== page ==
Government, heal thyself
Countless government breaches, like ones affecting the State Department, White House email, and the OPM, have proven attackers can infiltrate government networks and hijack the accounts of key government employees, showing government defenses are less than perfect. Shouldn’t they be spending more time building their defenses rather than knocking their citizens’ down?

When governments make commercial software and public networks part of their "cyber battleground,” they expose private citizens and organizations to the “war.” Unfortunately, I expect future “state-sponsored" attacks will include private targets, like we saw with Sony Pictures in 2014. With governments weakening the security of consumer products, how will their citizens survive such attacks?

The very act of promoting a red team, responsible for carrying out cyber attacks, is at odds with the motivation of building a defense team. By definition, a red team is motivated to find ways to defeat defenses, and more importantly, stock-pile and hide those attack techniques so that they can continue to use them. How do you fix a problem you don’t know about, when it’s in the red team’s best interest to keep that problem hidden?

If a government red team finds a new zero day flaw in commercial software, will they share it with the world so we can fix it and all be safe, or will they hold onto it for their next attack campaign, leaving the potential for other bad actors to find it and exploit the flaw as well? Do governments realize that leaving their citizens exposed to such flaws will likely affect their own country as well? I would like to think the answer is, yes, but hearing of authorities around the world exploiting blackhat hacking techniques to catch criminals makes me think otherwise.

Yes, I agree that it’s great that we caught a nasty criminal, but do you realize the public safety you might be sacrificing so the police can hang on to their favorite 0day?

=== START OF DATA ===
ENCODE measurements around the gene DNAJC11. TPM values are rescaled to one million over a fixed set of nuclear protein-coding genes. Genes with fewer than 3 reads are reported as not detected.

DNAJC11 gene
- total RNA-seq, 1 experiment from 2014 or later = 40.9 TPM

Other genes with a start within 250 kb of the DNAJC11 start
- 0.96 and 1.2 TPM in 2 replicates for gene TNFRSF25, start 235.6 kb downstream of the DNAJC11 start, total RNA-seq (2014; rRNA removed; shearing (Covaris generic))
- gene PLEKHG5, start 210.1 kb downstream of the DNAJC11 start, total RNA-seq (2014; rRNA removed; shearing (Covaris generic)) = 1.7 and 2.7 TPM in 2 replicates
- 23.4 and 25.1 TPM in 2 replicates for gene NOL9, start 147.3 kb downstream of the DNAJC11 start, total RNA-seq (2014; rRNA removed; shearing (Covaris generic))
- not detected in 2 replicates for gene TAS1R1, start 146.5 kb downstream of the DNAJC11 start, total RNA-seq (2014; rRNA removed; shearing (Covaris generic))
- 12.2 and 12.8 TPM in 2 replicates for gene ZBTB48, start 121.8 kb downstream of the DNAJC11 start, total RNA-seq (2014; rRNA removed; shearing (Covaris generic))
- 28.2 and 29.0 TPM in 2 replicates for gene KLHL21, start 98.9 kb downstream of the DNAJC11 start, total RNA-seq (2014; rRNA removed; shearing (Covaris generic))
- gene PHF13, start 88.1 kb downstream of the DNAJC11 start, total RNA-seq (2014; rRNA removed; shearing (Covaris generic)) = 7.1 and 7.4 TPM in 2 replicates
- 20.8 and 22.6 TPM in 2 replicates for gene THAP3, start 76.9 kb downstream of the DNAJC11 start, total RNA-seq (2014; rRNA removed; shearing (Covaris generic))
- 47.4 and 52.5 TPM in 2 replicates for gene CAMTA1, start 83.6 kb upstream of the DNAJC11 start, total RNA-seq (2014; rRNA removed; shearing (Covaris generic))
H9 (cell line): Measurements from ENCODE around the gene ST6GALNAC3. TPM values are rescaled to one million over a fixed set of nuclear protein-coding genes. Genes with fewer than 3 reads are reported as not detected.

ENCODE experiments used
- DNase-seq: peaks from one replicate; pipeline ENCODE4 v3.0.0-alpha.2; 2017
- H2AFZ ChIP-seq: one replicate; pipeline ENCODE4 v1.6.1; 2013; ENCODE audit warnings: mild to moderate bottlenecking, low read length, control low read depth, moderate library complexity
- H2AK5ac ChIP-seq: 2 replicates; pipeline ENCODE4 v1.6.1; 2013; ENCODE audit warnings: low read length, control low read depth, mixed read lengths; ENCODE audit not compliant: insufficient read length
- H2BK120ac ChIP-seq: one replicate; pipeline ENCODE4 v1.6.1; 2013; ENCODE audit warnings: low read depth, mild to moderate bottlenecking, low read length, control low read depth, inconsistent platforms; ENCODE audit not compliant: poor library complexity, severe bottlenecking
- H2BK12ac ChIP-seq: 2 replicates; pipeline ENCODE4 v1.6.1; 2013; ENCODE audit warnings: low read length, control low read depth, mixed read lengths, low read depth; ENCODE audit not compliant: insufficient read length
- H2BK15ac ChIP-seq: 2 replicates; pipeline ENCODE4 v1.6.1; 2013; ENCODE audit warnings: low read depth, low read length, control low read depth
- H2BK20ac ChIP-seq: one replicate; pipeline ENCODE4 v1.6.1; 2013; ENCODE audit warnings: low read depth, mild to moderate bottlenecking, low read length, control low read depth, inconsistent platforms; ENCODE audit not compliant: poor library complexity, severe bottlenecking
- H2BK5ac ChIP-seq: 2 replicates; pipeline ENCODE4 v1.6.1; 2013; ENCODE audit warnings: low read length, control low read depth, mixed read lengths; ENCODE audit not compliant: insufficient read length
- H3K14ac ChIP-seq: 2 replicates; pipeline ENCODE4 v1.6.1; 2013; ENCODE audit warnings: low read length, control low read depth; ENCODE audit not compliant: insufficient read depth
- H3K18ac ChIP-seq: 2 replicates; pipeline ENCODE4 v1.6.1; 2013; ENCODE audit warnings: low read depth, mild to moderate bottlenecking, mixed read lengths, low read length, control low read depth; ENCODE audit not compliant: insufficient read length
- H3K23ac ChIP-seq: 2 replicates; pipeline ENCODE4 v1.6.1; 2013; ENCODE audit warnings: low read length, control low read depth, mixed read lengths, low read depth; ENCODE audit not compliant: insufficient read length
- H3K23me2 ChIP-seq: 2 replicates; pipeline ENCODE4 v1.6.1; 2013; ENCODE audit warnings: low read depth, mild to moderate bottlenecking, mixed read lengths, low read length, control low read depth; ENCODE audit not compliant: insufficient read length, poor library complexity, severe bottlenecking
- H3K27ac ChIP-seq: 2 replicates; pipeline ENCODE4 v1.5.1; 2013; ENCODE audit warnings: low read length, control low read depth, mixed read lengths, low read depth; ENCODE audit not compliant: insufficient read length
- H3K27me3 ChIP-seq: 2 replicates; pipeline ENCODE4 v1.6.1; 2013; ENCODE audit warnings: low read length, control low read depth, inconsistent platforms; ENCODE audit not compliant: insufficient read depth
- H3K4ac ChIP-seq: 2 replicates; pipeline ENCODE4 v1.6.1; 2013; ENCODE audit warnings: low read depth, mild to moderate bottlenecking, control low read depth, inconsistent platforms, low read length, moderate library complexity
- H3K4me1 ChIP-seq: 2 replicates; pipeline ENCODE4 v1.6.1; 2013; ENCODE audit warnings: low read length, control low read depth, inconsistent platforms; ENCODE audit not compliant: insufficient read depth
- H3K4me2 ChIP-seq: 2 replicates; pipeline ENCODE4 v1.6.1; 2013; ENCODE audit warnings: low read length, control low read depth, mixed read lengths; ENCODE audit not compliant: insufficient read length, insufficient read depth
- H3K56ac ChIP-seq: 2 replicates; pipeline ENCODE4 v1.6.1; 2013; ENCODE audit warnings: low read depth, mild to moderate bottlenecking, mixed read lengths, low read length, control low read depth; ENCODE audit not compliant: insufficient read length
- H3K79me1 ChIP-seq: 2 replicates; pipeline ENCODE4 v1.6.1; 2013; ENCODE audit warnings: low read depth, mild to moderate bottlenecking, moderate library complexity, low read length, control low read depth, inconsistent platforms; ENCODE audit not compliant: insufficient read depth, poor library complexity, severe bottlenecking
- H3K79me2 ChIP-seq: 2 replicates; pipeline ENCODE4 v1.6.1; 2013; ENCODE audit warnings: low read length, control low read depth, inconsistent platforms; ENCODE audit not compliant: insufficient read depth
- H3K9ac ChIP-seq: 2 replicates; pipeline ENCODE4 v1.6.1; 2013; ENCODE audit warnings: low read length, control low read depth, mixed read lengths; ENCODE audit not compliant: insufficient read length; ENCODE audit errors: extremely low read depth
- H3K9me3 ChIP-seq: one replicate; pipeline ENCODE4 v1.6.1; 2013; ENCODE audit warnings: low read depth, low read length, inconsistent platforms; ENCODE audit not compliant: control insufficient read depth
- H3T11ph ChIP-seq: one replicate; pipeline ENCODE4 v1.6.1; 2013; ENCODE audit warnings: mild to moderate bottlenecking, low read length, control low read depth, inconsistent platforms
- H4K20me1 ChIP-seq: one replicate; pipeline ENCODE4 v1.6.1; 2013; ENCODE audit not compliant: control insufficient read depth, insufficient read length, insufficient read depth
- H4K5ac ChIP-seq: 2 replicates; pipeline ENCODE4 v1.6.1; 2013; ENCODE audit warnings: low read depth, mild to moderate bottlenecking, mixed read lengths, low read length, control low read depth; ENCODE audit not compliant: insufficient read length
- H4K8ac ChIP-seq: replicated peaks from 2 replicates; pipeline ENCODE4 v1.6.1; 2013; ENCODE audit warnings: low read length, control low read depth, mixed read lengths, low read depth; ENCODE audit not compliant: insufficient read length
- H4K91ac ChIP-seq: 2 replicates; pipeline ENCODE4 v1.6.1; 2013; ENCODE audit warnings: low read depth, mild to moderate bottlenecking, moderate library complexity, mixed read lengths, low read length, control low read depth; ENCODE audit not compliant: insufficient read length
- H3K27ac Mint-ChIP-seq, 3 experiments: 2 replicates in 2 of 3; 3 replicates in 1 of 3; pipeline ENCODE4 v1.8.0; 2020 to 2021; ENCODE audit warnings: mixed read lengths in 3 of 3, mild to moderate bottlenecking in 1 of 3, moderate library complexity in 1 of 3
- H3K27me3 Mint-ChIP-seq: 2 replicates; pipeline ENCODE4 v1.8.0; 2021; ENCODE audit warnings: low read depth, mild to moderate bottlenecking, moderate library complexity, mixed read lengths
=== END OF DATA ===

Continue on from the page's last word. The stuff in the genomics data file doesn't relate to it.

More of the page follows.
In my opinion, the ends don’t always justify the means. If the means include citizens of a free democracy sacrificing privacy, freedom, and security all for the sake of some vague idea of safety that governments can never really deliver on, I say to heck with those means.

Rather, if governments are really serious about our digital security, they need to get serious about information security. They should spend their time making Apple, and all other public and private vendors’ security features stronger; they should create unbreakable encryption that protects all citizens’ communications; and they should find and plug every zero day vulnerability they can, so no terrorist or nation state can leverage it to gain asymmetric power over others.

As I believe Gibney’s documentary will illustrate (and I argued a year ago), Stuxnet opened the Pandora’s box of the cyber arms race. If we want to close that box, we should focus less on the arms and more on building better armor.

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About the Author(s)

Corey Nachreiner

Chief Security Officer, WatchGuard Technologies

Corey Nachreiner is the chief security officer (CSO) of WatchGuard Technologies. Recognized as a thought leader in IT security, Nachreiner spearheads WatchGuard's technology and security vision and direction. He has operated at the frontline of cybersecurity for 25 years, evaluating and making accurate predictions about information security trends. As an authority on network security and an internationally quoted commentator, Nachreiner's expertise and ability to dissect complex security topics make him a sought-after speaker at forums such as Gartner, Infosec, and RSA. He is also a regular contributor to leading publications including CNET, Dark Reading, Forbes, Help Net Security, and more. Find him on